Cory Doctrow on eBooks, Me on PDAs

Last night I read the Cory Doctrow speech Neither E nor Books which is probably the most agreement I’ve ever had with Cory’s writing. He made a lot of points that I’ve been making here over and over, that ebooks are not a replacement across the board for paper and we shouldn’t force them into that mode. Use them for what they are good for, don’t for what they aren’t. The first thing some anti-ebook person says is something like “I can’t read them in the tub”. That’s never made a goddamn bit of sense to me – do people make a habit of immersing their paper books in the bath tub? He had a few points that I found completely inarguable, first on the prevalence of e-reading:

If screen resolutions are too low to
replace paper, then how come everyone I know spends more time
reading off a screen every year, up to and including my sainted

He makes another excellent point talking about Ellison’s lawsuit and the simultaneous belief that ebooks as a market are too small to make money yet filetraded copies are so prevalent as to cost writers money:

This all starts with my first novel, Down and Out in the Magic
Kingdom, which came out on January 9, 2003. At that time,
there was a lot of talk in my professional circles about, on the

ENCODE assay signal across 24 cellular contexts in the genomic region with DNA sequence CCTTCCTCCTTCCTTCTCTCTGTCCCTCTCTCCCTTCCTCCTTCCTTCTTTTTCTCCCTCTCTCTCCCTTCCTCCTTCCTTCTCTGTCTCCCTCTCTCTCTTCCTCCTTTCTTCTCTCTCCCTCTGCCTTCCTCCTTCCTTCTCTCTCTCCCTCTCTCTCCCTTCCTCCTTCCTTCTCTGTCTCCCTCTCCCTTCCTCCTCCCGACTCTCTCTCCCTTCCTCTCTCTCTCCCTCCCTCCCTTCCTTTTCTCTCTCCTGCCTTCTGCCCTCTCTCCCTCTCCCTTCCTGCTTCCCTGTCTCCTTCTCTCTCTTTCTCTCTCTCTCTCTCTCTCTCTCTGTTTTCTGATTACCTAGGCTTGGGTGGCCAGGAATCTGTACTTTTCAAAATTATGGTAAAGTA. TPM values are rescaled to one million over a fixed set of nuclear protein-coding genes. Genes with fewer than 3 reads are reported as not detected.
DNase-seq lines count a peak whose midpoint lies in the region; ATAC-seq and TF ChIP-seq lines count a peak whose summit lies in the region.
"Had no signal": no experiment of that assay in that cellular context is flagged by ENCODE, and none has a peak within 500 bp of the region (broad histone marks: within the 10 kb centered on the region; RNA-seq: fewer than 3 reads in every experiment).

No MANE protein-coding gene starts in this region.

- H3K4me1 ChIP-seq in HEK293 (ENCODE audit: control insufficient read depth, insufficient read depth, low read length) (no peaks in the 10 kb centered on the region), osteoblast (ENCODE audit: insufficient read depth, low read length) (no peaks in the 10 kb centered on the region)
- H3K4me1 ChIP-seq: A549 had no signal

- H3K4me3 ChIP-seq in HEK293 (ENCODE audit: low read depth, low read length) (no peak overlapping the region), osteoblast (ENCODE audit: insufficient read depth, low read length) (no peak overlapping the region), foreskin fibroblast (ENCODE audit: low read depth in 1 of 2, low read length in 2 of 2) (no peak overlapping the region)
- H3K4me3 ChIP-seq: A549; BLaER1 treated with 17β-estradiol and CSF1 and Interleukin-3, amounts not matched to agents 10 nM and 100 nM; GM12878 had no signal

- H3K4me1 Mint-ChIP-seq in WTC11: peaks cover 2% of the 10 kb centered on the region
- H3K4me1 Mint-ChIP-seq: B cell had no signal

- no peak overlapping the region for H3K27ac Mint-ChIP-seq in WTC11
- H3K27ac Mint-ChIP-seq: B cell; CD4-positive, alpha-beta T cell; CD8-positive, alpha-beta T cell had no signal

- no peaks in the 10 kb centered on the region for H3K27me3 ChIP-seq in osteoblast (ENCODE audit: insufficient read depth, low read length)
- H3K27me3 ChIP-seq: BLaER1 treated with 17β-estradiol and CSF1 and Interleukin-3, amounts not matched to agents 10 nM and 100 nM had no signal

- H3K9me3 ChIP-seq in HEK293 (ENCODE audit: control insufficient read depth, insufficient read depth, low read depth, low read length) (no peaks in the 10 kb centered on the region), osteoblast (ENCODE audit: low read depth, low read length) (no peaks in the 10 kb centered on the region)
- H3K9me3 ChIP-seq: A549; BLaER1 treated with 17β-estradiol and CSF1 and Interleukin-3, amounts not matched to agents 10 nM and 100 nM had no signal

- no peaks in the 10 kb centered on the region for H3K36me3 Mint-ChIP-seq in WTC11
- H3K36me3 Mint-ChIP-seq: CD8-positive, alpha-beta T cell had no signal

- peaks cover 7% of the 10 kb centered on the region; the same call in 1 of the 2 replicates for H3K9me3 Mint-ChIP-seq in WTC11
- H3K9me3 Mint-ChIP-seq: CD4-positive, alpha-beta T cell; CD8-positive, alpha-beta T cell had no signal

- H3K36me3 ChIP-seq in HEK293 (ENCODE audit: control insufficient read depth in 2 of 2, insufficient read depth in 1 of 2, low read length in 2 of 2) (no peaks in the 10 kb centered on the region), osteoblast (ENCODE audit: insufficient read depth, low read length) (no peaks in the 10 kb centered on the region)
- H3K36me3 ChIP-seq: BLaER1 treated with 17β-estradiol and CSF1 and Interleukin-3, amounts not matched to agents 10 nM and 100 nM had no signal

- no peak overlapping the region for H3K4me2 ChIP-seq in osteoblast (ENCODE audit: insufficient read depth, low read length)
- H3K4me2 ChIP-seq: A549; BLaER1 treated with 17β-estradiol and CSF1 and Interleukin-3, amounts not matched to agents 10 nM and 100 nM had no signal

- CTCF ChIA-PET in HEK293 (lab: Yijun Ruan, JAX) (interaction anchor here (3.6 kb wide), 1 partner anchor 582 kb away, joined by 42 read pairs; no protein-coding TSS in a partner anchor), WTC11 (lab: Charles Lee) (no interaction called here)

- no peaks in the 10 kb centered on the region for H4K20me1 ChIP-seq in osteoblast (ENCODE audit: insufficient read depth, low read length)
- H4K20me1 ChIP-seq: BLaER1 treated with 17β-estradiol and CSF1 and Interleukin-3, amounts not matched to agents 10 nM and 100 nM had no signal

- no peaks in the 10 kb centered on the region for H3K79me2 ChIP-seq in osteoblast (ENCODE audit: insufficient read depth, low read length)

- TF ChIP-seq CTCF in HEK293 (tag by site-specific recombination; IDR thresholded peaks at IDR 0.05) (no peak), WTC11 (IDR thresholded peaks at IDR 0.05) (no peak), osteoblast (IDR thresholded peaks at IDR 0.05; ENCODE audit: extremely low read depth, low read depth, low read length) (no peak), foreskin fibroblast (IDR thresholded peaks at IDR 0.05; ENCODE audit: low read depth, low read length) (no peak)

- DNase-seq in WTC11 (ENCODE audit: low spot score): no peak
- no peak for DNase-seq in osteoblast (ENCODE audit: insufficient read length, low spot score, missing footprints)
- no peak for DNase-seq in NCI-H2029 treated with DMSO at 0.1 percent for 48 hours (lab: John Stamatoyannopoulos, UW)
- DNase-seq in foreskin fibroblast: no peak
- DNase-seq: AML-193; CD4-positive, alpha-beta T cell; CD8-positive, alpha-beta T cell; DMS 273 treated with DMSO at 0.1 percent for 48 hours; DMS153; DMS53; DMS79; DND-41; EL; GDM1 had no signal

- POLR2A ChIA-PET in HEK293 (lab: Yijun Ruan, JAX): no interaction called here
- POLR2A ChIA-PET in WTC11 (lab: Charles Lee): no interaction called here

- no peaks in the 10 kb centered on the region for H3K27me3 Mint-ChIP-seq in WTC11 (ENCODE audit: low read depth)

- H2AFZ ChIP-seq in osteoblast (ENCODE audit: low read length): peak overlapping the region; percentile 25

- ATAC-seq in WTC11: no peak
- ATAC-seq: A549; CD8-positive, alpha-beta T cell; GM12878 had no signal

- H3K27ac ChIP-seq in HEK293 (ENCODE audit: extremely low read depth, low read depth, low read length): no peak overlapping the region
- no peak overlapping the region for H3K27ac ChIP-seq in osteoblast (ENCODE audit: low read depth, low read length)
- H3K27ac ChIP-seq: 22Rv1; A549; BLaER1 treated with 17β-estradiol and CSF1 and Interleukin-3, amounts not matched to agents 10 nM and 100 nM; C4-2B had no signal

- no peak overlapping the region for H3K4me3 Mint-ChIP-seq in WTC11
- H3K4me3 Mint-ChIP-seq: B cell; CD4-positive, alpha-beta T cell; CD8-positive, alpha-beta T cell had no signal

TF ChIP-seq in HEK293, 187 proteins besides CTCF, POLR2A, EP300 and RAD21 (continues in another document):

one hand, the dismal failure of ebooks, and, on the other, the
new and scary practice of ebook “piracy.” It was strikingly weird that no one seemed to notice
that the idea of ebooks as a “failure” was at strong odds with
the notion that electronic book “piracy” was worth worrying
about: I mean, if ebooks are a failure, then who gives a rats if
intarweb dweebs are trading them on Usenet?

This is all interesting reading. I ended up printing it out and reading it on the train. What I would rather have done is chunked it into iSilo and read it on a PDA (saving the trees of the world from donating 13 pages of paper to this.) I’m now almost 2 months without one since the sad demise of my Handspring and I must buy another. I’m strongly leaning towards the Sony Clie TJ-25. It’s cheap, it does everyone I want with a CPU 7 times faster than the Handspring that I was happy with. Downsides include the lack of Mac syncing software in the package (which ups the effective cost of the purchase), lack of a cradle, and different memory card type than I already have. Upsides include the jog dial, 320X320 screen, low price, and built in card expansion slot. If and when a memory card WiFi adapter comes out at a price I’m willing to pay, I can hook up right from the PDA. Papa likes! The question I have for you out there – is this the PDA for me? I dithered a little wondering whether I wanted to go the Sharp Zaurus route and have Linux right on the device. The most important aspects for me are the ability to read etext, (which will be my predominant use), reasonable battery life (rechargeable preferred but AAA accepted if necessary) and low cost! With a rebate and a $25 Amazon gift certificate I can get the effective price of the TJ-25 down to about $115 (plus some for Missing Sync). Are there other competitors in this price range I should be looking at? I care nothing about having a camera or anything like that (I actively don’t want it if it drives the price up). WiFi would be good but not a deal breaker. All input deeply appreciated.

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Dave Slusher is a blogger, podcaster, computer programmer, author, science fiction fan and father.